3. The general Hindu Law applicable to a case of this kind is I think fairly clear and well settled. Widow's right to maintenance can only become a charge upon any definite portion of an undivided family estate when it has been made so by a decree of a Court or by an express agreement. Failing that, it is subject like many other rights founded in what the old Hindu lawyers deemed pious obligations to be defeated by sheer necessity. The further distinction to which the case law lends a great deal of colour, although upon this head it might be thought to need clarifying, is the distinction between the complete right of maintenance and a part included in it, namely the right to a residence in the family house. Cases might conceivably arise in which the distinction, to which some Courts seem to have inclined, between the conditions governing the legal apportionment of the part and of the whole might possibly be of some practical value, and give rise to practical difficulties. But broadly and generally I take it that that necessity which will be sufficient to defeat the larger will also be sufficient to defeat what is included in and less than the larger right. No doubt when the attention of the Courts is being concentrated upon the effect of the doctrine of notice upon the rights in controversy, distinctions of this kind may seem to acquire some importance; for of course it is a common place of the Hindu Law that the widow's right to residence is referable to the ancestral house and, therefore, the purchasers of the ancestral house aware of the existence of the widows, even when the widows are not residing in the house at the time, may without much straining be deemed to be . affected with notice of the right: a fortiori when the widows are actually residing at the time of the sale and purchase. Nevertheless it seems to me a strange doctrine that a right of that kind separated from the entire right of maintenance can be earned over and made a burden upon the purchaser-for-value of the ancestral property, even with notice, when it is certainly the belter doctrine that the larger right of maintenance cannot be so carried over and made a burden upon what he buys merely because he has notice of the claim to maintenance; and practical effect being given to this special doctrine would make all sales of ancestral property in which widows claim a right of residence impossible, for it is absurd to suppose that any purchaser would care to acquire household property subject to the rights of an indefinite number of ladies to reside in that property for indefinite periods. I think, however, it will not be seriously disputed that if the sale of the ancestral property was necessitated in the interest of the family as a whole, then a bona fide purchaser-for-value would acquire a right paramount to that of the widows either to maintenance or residence. Otherwise, doubtless, where the maintenance holder's right had been made a definite charge, as I began by saying, upon the property sold, that would constitute a distinct legal limitation of the otherwise unlimited interest of all coparceners acting together. So too if we look at what is required of a purchaser with notice of Hindu widow's claim to maintenance, that would be governed, I apprehend, by altogether different considerations from those which apply in deciding whether the purchaser from one who has merely a limited estate, such as a Hindu widow has, acted with proper caution and circumspection. It may indeed be doubted whether any duty is thrown upon a purchaser from all the coparceners to investigate the character of their needs merely by the fact that some Hindu widow in the family has given him notice that she claims maintenance. If I am right in this brief and necessarily rather sketchy outline of the Hindu Law on this subject, which will be found expounded at very great length and perhaps not always very consistently in the numerous judgments to which my attention has been drawn, then it follows that the substantial question I have to answer here is a question of fact whether or not the alienation of the ancestral property was a proper alienation, or as expressed in one of the issues, for a legal necessity.
4. The case is of course not quite the same against all the defendants, for even assuming that the purchaser-for-value's right was indisputably paramount to the plaintiff's, still if the sale of the ancestral property had left any surplus in the hands of the remaining coparceners in the family the widow would certainly have a claim against them personally for her maintenance calculated with reference to the ancestral assets remaining in their hands. Again, the case of the first defendant stands upon its own footing alone; for he alleges and has proved that he separated from his brothers long before the final alienation of the ancestral family property. He has proved that he gave them a release in respect of the whole of it and that the plaintiff was well aware of this. Inasmuch as the right to maintenance attaches upon ancestral family property in the hands of relatives it must be restricted to the existence of such ancestral family property, it follows naturally that the plaintiff could have no claim or a shadow of a claim against the first defendant. Similarly, unless the alienation to defendant No. 7 could be shown to have been of such utterly illegal character, as for instance, to have been moved solely by the desire to defeat the plaintiff's right to maintenance, no doubt upon the general principles of the Hindu Law her right would not survive the sale. It could only still attach upon the property, the purchaser of which was found to be privy to the dishonest nature of the transaction. It may, however, be seriously doubted whether the widow's right to maintenance would survive against the purchaser-for-value merely upon the ground that the alienation was rendered necessary by the extravagance or even the profligacy of the consenting coparceners provided that the purchaser is not specially affected by special knowledge of the character-of the debts, for I do not see precisely if that is so what limits are to be imposed on what is really an unlimited interest in the hands of all the coparceners consenting to the alienation of the coparcenery property. The single case upon which all the authorities are clear and definite is the case to which expression has been given in the first part of section 39 of the Transfer of Property Act, and that is the case which, as I have said, is never likely to occur. All the best authorities seem to me to be equally in accord against the view expressed, if we take language in its ordinary sense, in the second part of that section, that some notice of the widow's claim is sufficient to give her right priority over that of a bona fide purchaser-for-value having that notice.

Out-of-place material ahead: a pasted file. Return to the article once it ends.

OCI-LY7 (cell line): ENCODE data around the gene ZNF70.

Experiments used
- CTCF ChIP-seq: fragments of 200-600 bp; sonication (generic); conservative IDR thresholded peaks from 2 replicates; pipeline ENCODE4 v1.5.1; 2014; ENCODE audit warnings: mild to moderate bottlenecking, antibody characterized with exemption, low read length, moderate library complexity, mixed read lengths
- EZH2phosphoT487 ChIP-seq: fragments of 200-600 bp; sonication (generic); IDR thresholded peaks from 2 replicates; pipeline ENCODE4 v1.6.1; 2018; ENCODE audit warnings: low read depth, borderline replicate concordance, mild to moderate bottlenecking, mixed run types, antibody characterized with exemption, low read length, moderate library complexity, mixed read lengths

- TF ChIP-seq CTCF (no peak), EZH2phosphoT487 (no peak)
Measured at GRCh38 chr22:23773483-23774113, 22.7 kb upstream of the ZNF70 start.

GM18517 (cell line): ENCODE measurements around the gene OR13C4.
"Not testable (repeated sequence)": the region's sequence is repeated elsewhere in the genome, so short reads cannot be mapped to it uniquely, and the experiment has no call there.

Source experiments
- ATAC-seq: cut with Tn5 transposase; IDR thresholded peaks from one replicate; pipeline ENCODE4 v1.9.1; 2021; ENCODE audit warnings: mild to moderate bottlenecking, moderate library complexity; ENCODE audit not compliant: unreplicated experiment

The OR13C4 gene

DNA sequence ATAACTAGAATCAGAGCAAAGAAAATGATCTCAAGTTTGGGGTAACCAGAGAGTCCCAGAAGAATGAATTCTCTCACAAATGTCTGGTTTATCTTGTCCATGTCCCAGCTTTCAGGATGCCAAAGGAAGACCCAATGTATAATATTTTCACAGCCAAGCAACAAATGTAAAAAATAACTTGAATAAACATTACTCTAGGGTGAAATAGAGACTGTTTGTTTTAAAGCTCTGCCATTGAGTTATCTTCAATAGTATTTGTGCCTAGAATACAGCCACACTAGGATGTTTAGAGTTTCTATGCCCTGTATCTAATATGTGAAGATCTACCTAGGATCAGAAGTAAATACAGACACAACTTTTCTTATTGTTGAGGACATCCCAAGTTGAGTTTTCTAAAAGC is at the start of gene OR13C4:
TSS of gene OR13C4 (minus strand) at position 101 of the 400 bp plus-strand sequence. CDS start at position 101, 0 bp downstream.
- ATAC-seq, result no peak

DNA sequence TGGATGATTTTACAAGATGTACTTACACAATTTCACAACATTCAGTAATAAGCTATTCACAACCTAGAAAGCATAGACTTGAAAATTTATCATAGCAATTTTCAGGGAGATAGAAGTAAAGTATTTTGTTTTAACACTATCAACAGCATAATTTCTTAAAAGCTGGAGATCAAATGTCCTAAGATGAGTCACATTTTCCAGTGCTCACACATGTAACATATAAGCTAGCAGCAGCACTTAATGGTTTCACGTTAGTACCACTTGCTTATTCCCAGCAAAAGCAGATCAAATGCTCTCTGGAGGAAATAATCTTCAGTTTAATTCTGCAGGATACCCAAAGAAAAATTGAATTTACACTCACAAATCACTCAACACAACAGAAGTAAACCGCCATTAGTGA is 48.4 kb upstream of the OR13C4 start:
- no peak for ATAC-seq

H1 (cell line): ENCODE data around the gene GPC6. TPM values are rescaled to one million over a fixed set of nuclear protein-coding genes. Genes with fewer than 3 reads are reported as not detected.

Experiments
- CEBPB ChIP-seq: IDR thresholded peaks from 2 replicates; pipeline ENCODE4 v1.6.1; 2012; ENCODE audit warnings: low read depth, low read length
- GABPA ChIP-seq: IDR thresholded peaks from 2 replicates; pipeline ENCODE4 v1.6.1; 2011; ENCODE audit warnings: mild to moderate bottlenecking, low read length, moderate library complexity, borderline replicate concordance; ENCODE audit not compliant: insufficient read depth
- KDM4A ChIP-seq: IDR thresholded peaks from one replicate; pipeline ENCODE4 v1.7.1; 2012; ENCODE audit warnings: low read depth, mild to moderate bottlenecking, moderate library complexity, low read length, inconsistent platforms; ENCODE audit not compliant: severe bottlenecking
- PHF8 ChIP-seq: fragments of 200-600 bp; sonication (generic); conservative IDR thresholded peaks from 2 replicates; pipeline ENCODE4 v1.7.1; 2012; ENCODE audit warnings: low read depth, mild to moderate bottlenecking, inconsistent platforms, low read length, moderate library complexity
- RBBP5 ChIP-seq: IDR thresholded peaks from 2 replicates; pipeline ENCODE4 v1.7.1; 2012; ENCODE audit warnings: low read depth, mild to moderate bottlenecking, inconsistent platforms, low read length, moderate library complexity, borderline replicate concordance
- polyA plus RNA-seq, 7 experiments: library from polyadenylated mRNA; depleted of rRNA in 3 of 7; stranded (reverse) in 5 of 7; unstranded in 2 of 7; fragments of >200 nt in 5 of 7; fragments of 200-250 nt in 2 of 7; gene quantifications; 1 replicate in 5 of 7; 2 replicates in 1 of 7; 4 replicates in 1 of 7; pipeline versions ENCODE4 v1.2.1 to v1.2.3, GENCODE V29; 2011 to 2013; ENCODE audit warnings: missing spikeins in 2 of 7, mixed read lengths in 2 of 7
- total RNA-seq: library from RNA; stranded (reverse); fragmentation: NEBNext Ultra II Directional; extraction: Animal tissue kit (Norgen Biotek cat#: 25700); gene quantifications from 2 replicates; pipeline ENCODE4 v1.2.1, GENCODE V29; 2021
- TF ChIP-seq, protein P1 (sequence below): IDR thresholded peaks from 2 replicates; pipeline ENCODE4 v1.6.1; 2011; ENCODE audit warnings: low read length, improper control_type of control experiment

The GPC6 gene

5. Reverting now to the question of fact, the evidence seems to me clear enough to warrant the conclusion that the final alienation of all the ancestral property was the result of debts incurred originally by the father and after his death in conducting the family business of the printing press and maintaining the members of the family. The history of all the money Dealings commencing, so far as this case is concerned, with the first mortgage of Rs. 4,500 to the final decree of this Court directing the sale of the ancestral family house, has been clearly and succinctly given by the members of the family. It certainly appears a little shocking that the mortgage debt of Rs. 4,500 should have swelled apparently through the accretion of interest alone, although no doubt there may have been slight additional borrowings, to over Rs. 18,000. That was the sum for which the family house had to be sold under the decree of this Court, and the defendant No. 7, who is a relative of the family, appears to have come in and with the sanction of the Court to have offered a sufficient sum to pay off the entire mortgage debt and so free the coparceners from all personal liability. I am unable to discover in these transactions anything of so gross an immoral and fraudulent character as would defeat the alienation for value and make the widow's claim to maintenance survive against him.
6. As to the coparceners, they appear to have no family assests in their hands. Their Counsel has expressed his entire willingness to give the plaintiff every penny of ancestral money which he can discover; and, as there is no evidence to the contrary, it seems to me that the plaintiff's claim entirely fails.
7. I must, therefore, dismiss the plaintiff's suit with all costs.